I have been working with a client lately to help them understand their engagement survey results. The numbers are easy to read and see where scores increased or decreased, but numbers don’t tell the whole story. To get the stories behind the number, I have been hosting employee focus groups to hear what is on employees’ minds that is impacting their engagement and work satisfaction.
And boy, have they told me what is on their minds! It is amazing how much employees will share once they are asked. I have a 1” binder full of notes from these discussions – much more than I can fit into the 1-hour debrief scheduled with the leadership team.
It doesn’t take a lot of energy or time to talk to employees for a few hours about the things that are important to them. So why don’t managers do this more often? What gets in the way of having a conversation about what at work is working, and what is not working and needs to be changed? Here is my guess:
Knowing the right questions to ask.
Let’s face it – managers ask questions all day long. What is the status of X? Why did you propose Y in that situation? When will we see results for Z? Part of being a great manager is asking the right questions to understand the work being done and to help it progress. It is harder, however, to come up with the right questions about the people doing the work. Why? Because the people are not the same thing as the work; each person is different and each person has a history, style, persona and lens that is unique to them and their experiences. How do you shape all that into a quality question?
The key to good people-related questions is to ask something that stimulates discussion and prompt further questions. One of my favorite questions to ask is “What are you most proud of at work?” Answers to this question provide insights into what is important to someone related to their professional accomplishments. The answers also provide comparison context for later discussion where issues come up. For example, if someone is incredibly proud of managing a very heavy workload and executing their job quickly and efficiently, and then later says “the fax system we have is a real pain,” you have background information to then ask what about the fax system makes it hard to work efficiently, or how the fax system undermines their ability to handle the workload effectively.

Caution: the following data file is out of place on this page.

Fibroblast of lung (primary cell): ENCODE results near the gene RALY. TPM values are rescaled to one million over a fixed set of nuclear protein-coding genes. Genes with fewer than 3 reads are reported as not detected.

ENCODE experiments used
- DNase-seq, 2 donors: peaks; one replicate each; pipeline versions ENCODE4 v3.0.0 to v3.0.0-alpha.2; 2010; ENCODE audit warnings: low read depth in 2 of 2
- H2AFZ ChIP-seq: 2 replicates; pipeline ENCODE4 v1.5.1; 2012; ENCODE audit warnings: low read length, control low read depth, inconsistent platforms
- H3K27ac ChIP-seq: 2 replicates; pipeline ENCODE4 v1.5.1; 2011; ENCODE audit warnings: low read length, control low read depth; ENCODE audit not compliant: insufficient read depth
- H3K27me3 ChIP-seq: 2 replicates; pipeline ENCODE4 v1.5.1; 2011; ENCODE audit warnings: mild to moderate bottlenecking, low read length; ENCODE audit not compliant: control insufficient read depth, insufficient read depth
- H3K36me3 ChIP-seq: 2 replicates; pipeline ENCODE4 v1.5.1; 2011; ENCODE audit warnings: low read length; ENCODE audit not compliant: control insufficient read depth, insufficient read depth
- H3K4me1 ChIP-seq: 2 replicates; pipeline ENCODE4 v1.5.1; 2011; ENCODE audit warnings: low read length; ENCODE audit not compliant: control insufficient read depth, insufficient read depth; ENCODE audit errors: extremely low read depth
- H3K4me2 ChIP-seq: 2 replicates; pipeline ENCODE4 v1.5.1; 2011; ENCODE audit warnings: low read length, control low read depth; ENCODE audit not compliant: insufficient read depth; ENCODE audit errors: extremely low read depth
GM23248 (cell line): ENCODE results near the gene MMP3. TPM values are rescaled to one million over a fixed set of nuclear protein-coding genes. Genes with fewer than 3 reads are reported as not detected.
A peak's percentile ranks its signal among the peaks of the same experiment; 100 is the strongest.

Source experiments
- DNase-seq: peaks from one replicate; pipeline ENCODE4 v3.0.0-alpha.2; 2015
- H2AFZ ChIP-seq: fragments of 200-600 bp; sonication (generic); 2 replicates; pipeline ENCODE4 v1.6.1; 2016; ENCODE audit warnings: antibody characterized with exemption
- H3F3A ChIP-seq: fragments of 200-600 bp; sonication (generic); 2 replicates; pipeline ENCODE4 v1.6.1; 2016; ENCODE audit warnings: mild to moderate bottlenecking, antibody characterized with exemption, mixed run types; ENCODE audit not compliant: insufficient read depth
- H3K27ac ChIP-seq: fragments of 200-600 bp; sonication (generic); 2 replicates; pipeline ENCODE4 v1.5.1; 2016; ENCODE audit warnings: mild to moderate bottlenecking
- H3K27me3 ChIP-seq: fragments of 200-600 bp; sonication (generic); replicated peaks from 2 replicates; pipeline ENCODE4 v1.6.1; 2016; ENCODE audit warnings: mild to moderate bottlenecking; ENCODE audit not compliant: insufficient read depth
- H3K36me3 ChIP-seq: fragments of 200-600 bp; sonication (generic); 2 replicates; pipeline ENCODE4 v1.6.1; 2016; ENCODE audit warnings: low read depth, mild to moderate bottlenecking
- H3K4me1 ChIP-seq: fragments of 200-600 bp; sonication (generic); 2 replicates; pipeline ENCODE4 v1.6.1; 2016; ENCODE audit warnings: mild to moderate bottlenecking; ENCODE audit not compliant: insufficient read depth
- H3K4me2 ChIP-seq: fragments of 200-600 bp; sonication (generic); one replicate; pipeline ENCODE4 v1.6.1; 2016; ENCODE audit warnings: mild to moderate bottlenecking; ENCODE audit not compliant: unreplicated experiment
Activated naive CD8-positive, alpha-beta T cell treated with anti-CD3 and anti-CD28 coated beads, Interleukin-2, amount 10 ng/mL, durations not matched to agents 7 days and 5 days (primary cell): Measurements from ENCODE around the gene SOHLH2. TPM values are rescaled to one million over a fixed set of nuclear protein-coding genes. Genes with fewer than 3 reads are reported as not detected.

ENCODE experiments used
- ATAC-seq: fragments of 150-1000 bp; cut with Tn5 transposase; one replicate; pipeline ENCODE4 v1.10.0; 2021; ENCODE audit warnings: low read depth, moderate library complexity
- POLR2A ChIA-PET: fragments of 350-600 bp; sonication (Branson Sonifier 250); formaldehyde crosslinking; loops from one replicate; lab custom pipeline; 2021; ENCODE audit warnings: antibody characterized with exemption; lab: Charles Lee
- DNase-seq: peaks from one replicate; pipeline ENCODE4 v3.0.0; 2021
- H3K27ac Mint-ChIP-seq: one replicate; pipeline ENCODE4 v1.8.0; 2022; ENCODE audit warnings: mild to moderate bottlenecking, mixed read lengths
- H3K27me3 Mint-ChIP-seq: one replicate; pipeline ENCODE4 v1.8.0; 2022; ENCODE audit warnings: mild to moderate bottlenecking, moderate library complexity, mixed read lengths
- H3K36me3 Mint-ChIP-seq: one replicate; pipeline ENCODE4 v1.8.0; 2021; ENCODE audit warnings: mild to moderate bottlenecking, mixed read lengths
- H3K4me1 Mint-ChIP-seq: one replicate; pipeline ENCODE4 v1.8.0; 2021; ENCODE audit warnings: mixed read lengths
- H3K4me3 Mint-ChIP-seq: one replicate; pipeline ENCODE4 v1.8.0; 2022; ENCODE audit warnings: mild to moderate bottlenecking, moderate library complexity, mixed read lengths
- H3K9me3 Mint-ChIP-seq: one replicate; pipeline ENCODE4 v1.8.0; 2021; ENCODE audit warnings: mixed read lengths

Being willing to hear the tough stuff
It can be hard to listen to feedback and not take it personally. Some employees are very personal in their feedback, directing it all outward to the person they identify as the one who can (should?) make their jobs magically engaging and interesting. Listening to feedback and agreeing with it are not the same thing, however, and an effective manager will be willing to hear feedback even if he or she is not in a position to affect it.
The benefits of listening to employee feedback – even when you cannot change the conditions that contribute to it – is that listening builds understanding, and understanding increases empathy. For example, when you understand that an ineffective fax system affects your employees’ ability to work in a way that they can be proud of, you can be more specific when you acknowledge employees and their work: “You met this month’s goal and exceeded what you did last year at this time – and with a crummy fax system to boot!”
Not knowing what to DO with all the feedback
I have a binder full of feedback that will be synthesized into approximately 20 slides, which will in no way capture every piece of feedback I heard from my client’s employees. Capturing everything would be overwhelming – to me and to my client – and would make it incredibly difficult for the client to prioritize any actions they will take.
Companies, organizations and leaders are all works in progress, and there will rarely come the time when ALL the improvement possible has been done. I always recommend to clients that they focus on 2-3 improvement areas at a time, and once they have made progress on those, move down their list to the next topics. Focused attention that yields results is much better than attention spread thinly across the organization.
Managers don’t have to have an action plan for EVERY piece of feedback they ever receive. They do need to address the top issues affecting their teams and people, and those issues will evolve as the team grows and changes.
Asking questions of your employees about what is important to them and what motivates or engages them, and then listening – really listening – to what they say demonstrates how much you care about them and their work. By asking a few appropriate questions, designed to stimulate dialogue, and then being willing to listen to difficult feedback, you can help employees feel that:
- You are interested in them, their experiences and motivations
- You want to improve the work environment for them, in those areas where you have influence and ability to make changes
- You care about them and what they experience every day at work
There is a saying attributed to Maya Angelou that goes something like: “People will forget what you said, people will forget what you did, but people will never forget how you made them feel.”